BBC Robin Hood: Okay, sure, a lot of the characters have the same name as their legendary templates, but that’s about where any similarities end. Marian is a feisty action girl. Friar Tuck is a warrior priest. Allan is a trickster. Much is Robin’s former manservant. Will Scarlett is a carpenter. The Sheriff, Sir Guy, and Prince John are appropriately villainous, but BBC gave them each a life of their own. King Richard is a jerkface (well, at least that’s accurate) and there’s lots of new characters, too. Like Edward and Djaq and Kate and Isabella. I do adore most of the characters, though.
The Adventures of Robin Hood: Erich Wolfgang Korngold captured the essence of the story of Robin Hood with his incredible score. It’s bold and daring and instantly recognizable. Plus #nostalgia for me, especially the bits of scoring when Robin and his men attack the treasure/taxes procession and also when Robin and Littlejohn fight on the bridge. It’s an awesome score.
Robin Hood: This being an animated Disney film, there are songs. My favorite is ‘Love’ (I’m still going to do a BBC Robin Hood fan-vid to it someday) – it beautifully encapsulates Robin and Marian’s relationship. And all the other ones are great, too.
BBC Robin Hood: Okay, so there’s the main theme (this being a TV show) that just is Robin Hood to me. Plus a great soundtrack throughout the show, plus two songs that are first sung aloud and then used for the duration of the series in their instrumental forms and it tugs on the heartstrings, y’all. First the song that Alice sings to little Littlejohn, and then the one that Eve sings to Much. Music is my thing and I love how the show reuses its musical themes to great – and often emotional – effect.
The Adventures of Robin Hood: The traditional Robin + Marian romance. Errol Flynn and Olivia de Haviland were paired in a bunch of movies, most of which I haven’t seen, but I doubt anything could match the chemistry they have in this film. At first, Marian doesn’t care much for Robin (an understatement) but after seeing his true motivation, she quickly falls for him (after all, it’s an under-two-hours-long movie). A sweet, gentle love story.
Robin Hood: Another lovely romance. Robin and Marian get a love song, fight side by side at the archery tournament, and get married. No tragedy, no heartbreak (well, except when Robin’s about to get executed – my heart!), and plenty of shippable moments. The only complaint I have is that Marian disappears after ‘Phony King of England’ and doesn’t return until the last scene. Apparently, there was an alternate ending in which Marian found the wounded Robin and hid him/nursed him back to health, which would’ve been EPIC, but anyway…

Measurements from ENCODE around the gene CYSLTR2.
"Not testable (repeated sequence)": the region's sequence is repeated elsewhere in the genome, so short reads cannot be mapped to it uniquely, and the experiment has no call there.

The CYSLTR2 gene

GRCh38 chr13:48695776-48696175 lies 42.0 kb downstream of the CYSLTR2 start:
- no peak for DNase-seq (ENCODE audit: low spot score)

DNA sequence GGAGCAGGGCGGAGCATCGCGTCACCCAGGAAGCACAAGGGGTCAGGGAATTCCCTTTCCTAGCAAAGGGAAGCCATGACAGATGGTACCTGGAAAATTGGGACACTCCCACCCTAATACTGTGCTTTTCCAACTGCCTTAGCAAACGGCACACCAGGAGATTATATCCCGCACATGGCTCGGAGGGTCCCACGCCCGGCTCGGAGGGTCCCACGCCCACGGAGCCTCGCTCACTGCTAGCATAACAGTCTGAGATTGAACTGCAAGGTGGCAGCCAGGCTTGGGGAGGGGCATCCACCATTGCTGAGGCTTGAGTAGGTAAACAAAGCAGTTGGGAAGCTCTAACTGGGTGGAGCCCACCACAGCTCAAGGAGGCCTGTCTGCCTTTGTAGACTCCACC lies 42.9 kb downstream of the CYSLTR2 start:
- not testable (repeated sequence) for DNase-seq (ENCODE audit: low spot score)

BBC Robin Hood: *bawls* Sure, they’re annoying in the first season, but adorable in the second. AND THEN SHE UP AND DIES. It’s so unfair. Still, I wholeheartedly ship BBC Robin and Marian. They’re wonderful together. (And I love all the other ships, too, like Will + Djaq, Much + Eve, and Guy + Meg.)
The Adventures of Robin Hood: King Richard comes back and squelches Prince John, Sir Guy, and the Sheriff of Nottingham. Everyone else gets pardoned and lives happily ever after.
Robin Hood: King Richard comes back and squelches Prince John, Sir Hiss, and the Sheriff of Nottingham (+ Trigger + Nutsy). Everyone else gets pardoned, Robin and Marian marry, and “that’s the way it really happened”. (I refuse to believe differently.)
BBC Robin Hood: King Richard gets captured and imprisoned (I HATE HISTORY), almost everyone dies, and nobody lives happily ever after. Ugggggh.
It’s a tough choice because each of these versions of Robin Hood is so different. One is a 1938 Technicolor show-stopper, one is a little-known Disney flick, and one is a uniquely modern BBC production. It’s difficult to chose! I think that The Adventures of Robin Hood is closest to the spirit of the original legends. Disney’s animated adaption is the most fun (definitely) and has the added attraction (for me, at least) of being hugely nostalgic. And BBC’s Robin Hood is, in turn, enormously awesome and frustrating.
However, I’m going with Robin Hood (1973) as my favorite of the three. Because I love, love, love it (even more than BBC Robin Hood).
NEVER FORGET THE OUTLAWS.